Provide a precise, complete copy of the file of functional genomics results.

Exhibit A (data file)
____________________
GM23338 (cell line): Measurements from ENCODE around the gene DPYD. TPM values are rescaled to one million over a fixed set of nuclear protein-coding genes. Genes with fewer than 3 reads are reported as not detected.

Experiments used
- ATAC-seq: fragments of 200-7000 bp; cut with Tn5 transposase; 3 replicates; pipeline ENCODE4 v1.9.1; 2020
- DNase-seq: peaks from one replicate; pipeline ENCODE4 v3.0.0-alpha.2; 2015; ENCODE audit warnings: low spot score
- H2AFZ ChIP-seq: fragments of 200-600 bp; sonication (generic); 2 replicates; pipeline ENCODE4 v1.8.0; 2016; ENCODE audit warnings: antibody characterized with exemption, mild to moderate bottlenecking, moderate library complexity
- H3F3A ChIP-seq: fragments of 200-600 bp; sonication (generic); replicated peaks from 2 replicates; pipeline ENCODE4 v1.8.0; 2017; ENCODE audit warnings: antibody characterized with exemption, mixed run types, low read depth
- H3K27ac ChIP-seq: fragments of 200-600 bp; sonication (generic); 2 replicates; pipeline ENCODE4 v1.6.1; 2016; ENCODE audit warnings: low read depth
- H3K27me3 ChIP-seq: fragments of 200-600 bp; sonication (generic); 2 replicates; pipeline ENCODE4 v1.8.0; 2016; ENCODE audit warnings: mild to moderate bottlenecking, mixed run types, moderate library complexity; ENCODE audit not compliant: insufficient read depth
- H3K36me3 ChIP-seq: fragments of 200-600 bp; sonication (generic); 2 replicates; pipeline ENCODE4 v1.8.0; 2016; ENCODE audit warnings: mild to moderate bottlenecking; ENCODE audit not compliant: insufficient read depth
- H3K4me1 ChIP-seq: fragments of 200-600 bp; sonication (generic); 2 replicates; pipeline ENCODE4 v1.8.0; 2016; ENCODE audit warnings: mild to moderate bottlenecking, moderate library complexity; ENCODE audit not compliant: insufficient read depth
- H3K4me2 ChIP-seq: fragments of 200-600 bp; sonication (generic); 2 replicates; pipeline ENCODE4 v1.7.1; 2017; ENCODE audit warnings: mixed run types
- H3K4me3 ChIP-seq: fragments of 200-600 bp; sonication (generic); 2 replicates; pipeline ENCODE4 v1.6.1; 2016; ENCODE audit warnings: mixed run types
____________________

GM23338 (cell line): Measurements from ENCODE around the gene DPYD. TPM values are rescaled to one million over a fixed set of nuclear protein-coding genes. Genes with fewer than 3 reads are reported as not detected.

Experiments used
- ATAC-seq: fragments of 200-7000 bp; cut with Tn5 transposase; 3 replicates; pipeline ENCODE4 v1.9.1; 2020
- DNase-seq: peaks from one replicate; pipeline ENCODE4 v3.0.0-alpha.2; 2015; ENCODE audit warnings: low spot score
- H2AFZ ChIP-seq: fragments of 200-600 bp; sonication (generic); 2 replicates; pipeline ENCODE4 v1.8.0; 2016; ENCODE audit warnings: antibody characterized with exemption, mild to moderate bottlenecking, moderate library complexity
- H3F3A ChIP-seq: fragments of 200-600 bp; sonication (generic); replicated peaks from 2 replicates; pipeline ENCODE4 v1.8.0; 2017; ENCODE audit warnings: antibody characterized with exemption, mixed run types, low read depth
- H3K27ac ChIP-seq: fragments of 200-600 bp; sonication (generic); 2 replicates; pipeline ENCODE4 v1.6.1; 2016; ENCODE audit warnings: low read depth
- H3K27me3 ChIP-seq: fragments of 200-600 bp; sonication (generic); 2 replicates; pipeline ENCODE4 v1.8.0; 2016; ENCODE audit warnings: mild to moderate bottlenecking, mixed run types, moderate library complexity; ENCODE audit not compliant: insufficient read depth
- H3K36me3 ChIP-seq: fragments of 200-600 bp; sonication (generic); 2 replicates; pipeline ENCODE4 v1.8.0; 2016; ENCODE audit warnings: mild to moderate bottlenecking; ENCODE audit not compliant: insufficient read depth
- H3K4me1 ChIP-seq: fragments of 200-600 bp; sonication (generic); 2 replicates; pipeline ENCODE4 v1.8.0; 2016; ENCODE audit warnings: mild to moderate bottlenecking, moderate library complexity; ENCODE audit not compliant: insufficient read depth
- H3K4me2 ChIP-seq: fragments of 200-600 bp; sonication (generic); 2 replicates; pipeline ENCODE4 v1.7.1; 2017; ENCODE audit warnings: mixed run types
- H3K4me3 ChIP-seq: fragments of 200-600 bp; sonication (generic); 2 replicates; pipeline ENCODE4 v1.6.1; 2016; ENCODE audit warnings: mixed run types